hybrid gearing CYC.jpg
hybrid gearing CYC2.jpg

CYC offers a scaled printout on their website so you can mock it up on your bike to check for clearance.

For me, this combination is perfect. I get the quick response of the 11/53 motor gearing, but with the 38 tooth bike chainring, I am still able to get to get up to ~50kph when I’m trying to commute and get somewhere quick. I’ll be sticking with this combination going forward as it offers the best of both worlds for me. I’m moving to a studded 5” rear tire (Terrene Johnny 5) and my chain with a 100mm BB is going to hit the tire. Next upgrade is to install a 120mm BB (with spacers for my 100mm frame) with CYC’s upgraded freewheel to give me some more clearance to the tire.

Bicycle Cassette / Chainline Considerations:

I should mention that I run a 12 speed wide range cassette. The advantage of this is I get gearing to climb hills (50 tooth) and go fast (10 tooth). There are a couple disadvantages to this setup.

To incorporate more gears, the cassette needs to be wider. The chain has to move from the single chainring at the motor inwards and outwards to reach both sides of the cassette. The more gears you have, the more offset the chainline will become. This puts added stress on the chain and the gears in the cassette. To mitigate the risk of blowing up the drivetrain I use steel gears (Shimano Deore / SRAM NX both work) and relatively low power for the motor (1200W).

Aluminum gears are lighter and the non-ebike biking community pays big bucks to shed those grams, but for ebikes steel gears are the way to go. I also buy the best Shimano / SRAM chain available – the strength and durability difference is significant. A 12 speed chain is narrower than other chains so the extra strength is essential. See link below for more testing info.

The freebody hub that the cassette slides onto is also typically made out of aluminum. Steel freebody hubs are much better but harder to find. (Some OEM’s are starting to spec them in steel for use in their ebikes, but it isn’t common). Under high torque, the gears in the cassette can notch into an aluminum freebody hub, which is relatively soft. Having gears which are pinned together to share the load, a steel freebody hub, or both, will help extend the life of your drivetrain.

The last piece of the puzzle is the hub. Ratchets and pawls typical on most mountain bike hubs are weak and not meant to handle ebike levels of power. DT Swiss’s Star Ratchet system is much more durable and is the strongest option I’ve come across.

CYC Power characteristics compared to OEM e-bikes:

I’ve ridden a Specialized Turbo Levo and thought I would add some comments on the power delivery of the CYC motor compared to the Specialized. The power delivery is very different between these two bikes. The Specialized has a very strong assist at low cadences, more even than the CYC with 11/53. Where things change is at high cadences. The power delivery of the CYC reminds me of a 2 stroke motorcycle. It provides low assist when I am pedalling around technical trails, but when I speed up the cadence for a hill – watch out! It provides a steep increase in wattage at higher pedal speeds just like a 2 stroke “coming on the pipe”.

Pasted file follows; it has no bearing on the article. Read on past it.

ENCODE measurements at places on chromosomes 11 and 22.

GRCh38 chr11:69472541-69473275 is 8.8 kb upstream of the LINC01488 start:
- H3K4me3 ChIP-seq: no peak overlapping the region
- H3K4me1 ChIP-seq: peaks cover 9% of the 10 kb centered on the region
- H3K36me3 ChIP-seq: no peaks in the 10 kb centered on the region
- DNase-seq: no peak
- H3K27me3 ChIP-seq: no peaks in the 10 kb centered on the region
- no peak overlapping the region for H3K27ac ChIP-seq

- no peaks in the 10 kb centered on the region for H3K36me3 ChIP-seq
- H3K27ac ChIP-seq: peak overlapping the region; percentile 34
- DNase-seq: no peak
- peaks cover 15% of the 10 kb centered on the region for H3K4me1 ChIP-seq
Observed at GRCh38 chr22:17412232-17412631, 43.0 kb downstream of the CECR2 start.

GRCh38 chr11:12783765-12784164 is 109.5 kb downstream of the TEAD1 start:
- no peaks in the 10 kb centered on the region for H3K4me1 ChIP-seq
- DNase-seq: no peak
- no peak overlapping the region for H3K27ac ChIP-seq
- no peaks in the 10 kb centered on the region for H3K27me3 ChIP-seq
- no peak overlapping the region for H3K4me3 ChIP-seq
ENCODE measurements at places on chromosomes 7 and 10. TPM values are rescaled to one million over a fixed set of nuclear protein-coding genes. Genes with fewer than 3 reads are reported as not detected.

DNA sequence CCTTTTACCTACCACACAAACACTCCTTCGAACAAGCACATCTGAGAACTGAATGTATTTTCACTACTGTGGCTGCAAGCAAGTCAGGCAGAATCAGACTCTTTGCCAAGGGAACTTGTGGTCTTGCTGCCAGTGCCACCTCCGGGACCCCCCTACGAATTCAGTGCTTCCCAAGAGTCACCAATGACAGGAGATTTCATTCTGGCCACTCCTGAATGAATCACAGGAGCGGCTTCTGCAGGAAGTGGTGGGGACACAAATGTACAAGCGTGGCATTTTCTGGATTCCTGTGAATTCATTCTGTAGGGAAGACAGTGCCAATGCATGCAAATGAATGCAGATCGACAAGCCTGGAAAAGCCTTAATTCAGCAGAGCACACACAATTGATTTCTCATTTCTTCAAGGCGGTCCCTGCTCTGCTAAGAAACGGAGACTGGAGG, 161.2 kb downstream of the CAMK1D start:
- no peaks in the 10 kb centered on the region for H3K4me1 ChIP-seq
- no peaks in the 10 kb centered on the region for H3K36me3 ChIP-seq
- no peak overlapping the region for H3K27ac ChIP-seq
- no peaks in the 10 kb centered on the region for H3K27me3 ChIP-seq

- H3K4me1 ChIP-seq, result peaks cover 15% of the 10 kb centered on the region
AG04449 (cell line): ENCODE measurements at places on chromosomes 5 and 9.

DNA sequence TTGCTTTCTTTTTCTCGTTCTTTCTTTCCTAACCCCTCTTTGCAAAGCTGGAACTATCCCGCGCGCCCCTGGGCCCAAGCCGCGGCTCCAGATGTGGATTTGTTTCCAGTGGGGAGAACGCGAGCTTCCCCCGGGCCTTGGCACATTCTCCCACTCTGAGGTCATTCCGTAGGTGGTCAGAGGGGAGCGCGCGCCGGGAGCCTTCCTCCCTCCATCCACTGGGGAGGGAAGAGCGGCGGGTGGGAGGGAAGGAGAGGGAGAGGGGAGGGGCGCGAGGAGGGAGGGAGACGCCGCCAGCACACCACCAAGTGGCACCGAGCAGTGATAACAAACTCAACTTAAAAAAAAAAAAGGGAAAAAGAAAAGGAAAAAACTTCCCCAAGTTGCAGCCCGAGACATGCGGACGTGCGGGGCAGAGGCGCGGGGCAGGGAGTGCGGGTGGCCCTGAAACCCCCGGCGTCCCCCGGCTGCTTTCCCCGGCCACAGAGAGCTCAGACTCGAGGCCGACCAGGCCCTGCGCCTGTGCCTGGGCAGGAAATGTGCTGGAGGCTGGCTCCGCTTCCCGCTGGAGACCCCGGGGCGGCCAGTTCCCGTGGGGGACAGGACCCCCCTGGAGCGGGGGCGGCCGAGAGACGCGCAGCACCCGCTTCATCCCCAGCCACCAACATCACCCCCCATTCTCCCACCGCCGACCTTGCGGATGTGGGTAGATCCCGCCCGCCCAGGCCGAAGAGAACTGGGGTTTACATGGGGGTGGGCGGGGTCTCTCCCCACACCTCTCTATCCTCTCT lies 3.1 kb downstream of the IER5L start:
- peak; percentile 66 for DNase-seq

I’ve come to like this characteristic, because it lets me be very frugal with my battery consumption most of the time, and then power up climbs with ease. The Specialized has more of a natural feeling than the CYC, so I’d give it an advantage in that respect. Some of this may be due to the extra 15lb or so my bike weighs as compared to the Specialized. However, even despite the weight, the top end power of the CYC is very noticeable compared to the Levo.

Gearing Analogy:

Thinking about the CYC gearing choices, I think a car makes a good analogy. The maximum RPM you can pedal the bike at would be like the redline of the car’s engine. Then there is the gear ratio between the motor (first number) and chainring (second number) which is like the gear the car is in.

For the 11/53, one turn of the motor would generate 0.208 turns of the chainring. For 11/63, one turn of the motor would generate 0.175 turns of the chainring. So the 11/53 gear will drive the cranks/pedals further and faster than the 11/63 per each turn of the motor. I believe that is what contributes to the feeling of better low end torque on the 11/53. It drives the chainring faster for a given RPM which ultimately determines your speed.

The downside of this is that you will not be able to reach as high of a motor RPM before your legs hit redline. When I pedal the 11/53 as fast as my legs can possibly go, I can hear and feel the extra RPM the motor is willing to give me, but I am rarely able to use. The other gearing choices will allow you to reach those motor RPMs more easily and utilize that extra power.

If you’re considering a hybrid gear setup, use the printouts to make sure you have the clearance. I made the 11/53 work with a 38 tooth, but am not sure if the 42 tooth would have been compatible. And the 42 tooth wouldn’t fit on my bike or many others.

For reference, here is CYC’s explanation on the gearing selection.

I’m open to other users feedback on their gearing choices, especially if they are using their bike as a trail / mountain bike. Hopefully this was useful to you if you are currently looking at gearing choices for your bike. I know the forums were and still are a valuable resource for me.